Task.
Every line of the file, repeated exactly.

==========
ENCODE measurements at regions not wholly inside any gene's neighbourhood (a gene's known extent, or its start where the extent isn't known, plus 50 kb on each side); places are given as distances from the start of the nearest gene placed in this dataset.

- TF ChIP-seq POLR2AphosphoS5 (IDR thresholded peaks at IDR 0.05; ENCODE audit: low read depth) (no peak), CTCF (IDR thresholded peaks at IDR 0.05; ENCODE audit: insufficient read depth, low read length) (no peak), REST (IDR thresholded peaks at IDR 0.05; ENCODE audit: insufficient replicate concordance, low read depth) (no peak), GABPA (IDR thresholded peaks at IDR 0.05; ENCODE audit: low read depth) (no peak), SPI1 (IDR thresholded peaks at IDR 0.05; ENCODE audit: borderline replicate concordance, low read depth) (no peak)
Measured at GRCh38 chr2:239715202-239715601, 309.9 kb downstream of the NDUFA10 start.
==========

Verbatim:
ENCODE measurements at regions not wholly inside any gene's neighbourhood (a gene's known extent, or its start where the extent isn't known, plus 50 kb on each side); places are given as distances from the start of the nearest gene placed in this dataset.

- TF ChIP-seq POLR2AphosphoS5 (IDR thresholded peaks at IDR 0.05; ENCODE audit: low read depth) (no peak), CTCF (IDR thresholded peaks at IDR 0.05; ENCODE audit: insufficient read depth, low read length) (no peak), REST (IDR thresholded peaks at IDR 0.05; ENCODE audit: insufficient replicate concordance, low read depth) (no peak), GABPA (IDR thresholded peaks at IDR 0.05; ENCODE audit: low read depth) (no peak), SPI1 (IDR thresholded peaks at IDR 0.05; ENCODE audit: borderline replicate concordance, low read depth) (no peak)
Measured at GRCh38 chr2:239715202-239715601, 309.9 kb downstream of the NDUFA10 start.